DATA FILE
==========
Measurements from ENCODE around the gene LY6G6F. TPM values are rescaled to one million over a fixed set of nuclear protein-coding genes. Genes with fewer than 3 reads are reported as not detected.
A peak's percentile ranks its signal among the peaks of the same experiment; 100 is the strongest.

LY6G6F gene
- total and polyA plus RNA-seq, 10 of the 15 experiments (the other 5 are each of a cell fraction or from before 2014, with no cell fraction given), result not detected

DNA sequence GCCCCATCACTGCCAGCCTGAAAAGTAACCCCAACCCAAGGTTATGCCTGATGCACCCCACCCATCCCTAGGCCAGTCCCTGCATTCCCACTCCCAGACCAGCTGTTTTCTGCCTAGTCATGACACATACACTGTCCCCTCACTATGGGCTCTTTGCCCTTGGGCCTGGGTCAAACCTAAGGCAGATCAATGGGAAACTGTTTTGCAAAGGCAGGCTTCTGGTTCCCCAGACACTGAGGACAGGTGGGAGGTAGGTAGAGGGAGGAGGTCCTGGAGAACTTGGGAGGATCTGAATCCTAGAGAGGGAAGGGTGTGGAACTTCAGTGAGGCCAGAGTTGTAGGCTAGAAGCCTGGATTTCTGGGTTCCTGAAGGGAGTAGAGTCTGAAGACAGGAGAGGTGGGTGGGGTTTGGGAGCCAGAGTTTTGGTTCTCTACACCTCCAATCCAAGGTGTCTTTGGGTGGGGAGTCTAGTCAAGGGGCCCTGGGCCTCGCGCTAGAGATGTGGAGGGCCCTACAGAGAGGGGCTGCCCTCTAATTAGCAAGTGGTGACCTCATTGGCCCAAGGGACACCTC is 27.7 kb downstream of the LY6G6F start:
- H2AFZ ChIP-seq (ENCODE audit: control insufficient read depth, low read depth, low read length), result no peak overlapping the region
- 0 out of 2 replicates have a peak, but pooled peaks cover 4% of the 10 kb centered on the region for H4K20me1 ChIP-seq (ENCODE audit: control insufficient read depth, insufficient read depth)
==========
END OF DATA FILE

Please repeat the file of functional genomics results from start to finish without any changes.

Measurements from ENCODE around the gene LY6G6F. TPM values are rescaled to one million over a fixed set of nuclear protein-coding genes. Genes with fewer than 3 reads are reported as not detected.
A peak's percentile ranks its signal among the peaks of the same experiment; 100 is the strongest.

LY6G6F gene
- total and polyA plus RNA-seq, 10 of the 15 experiments (the other 5 are each of a cell fraction or from before 2014, with no cell fraction given), result not detected

DNA sequence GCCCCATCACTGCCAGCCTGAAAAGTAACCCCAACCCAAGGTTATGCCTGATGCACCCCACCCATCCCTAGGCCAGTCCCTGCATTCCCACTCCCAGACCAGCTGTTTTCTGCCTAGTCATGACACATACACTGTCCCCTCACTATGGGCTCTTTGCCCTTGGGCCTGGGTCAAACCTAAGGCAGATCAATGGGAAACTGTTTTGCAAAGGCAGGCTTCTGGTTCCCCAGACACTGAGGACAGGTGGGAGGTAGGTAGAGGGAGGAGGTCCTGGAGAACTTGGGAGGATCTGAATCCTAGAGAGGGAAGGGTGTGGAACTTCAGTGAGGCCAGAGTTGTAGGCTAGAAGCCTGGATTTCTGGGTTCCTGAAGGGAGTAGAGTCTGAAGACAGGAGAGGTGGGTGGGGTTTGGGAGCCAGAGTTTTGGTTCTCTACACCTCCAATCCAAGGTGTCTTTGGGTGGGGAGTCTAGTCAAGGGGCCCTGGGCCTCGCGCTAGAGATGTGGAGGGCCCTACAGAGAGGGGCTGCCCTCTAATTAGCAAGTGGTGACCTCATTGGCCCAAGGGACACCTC is 27.7 kb downstream of the LY6G6F start:
- H2AFZ ChIP-seq (ENCODE audit: control insufficient read depth, low read depth, low read length), result no peak overlapping the region
- 0 out of 2 replicates have a peak, but pooled peaks cover 4% of the 10 kb centered on the region for H4K20me1 ChIP-seq (ENCODE audit: control insufficient read depth, insufficient read depth)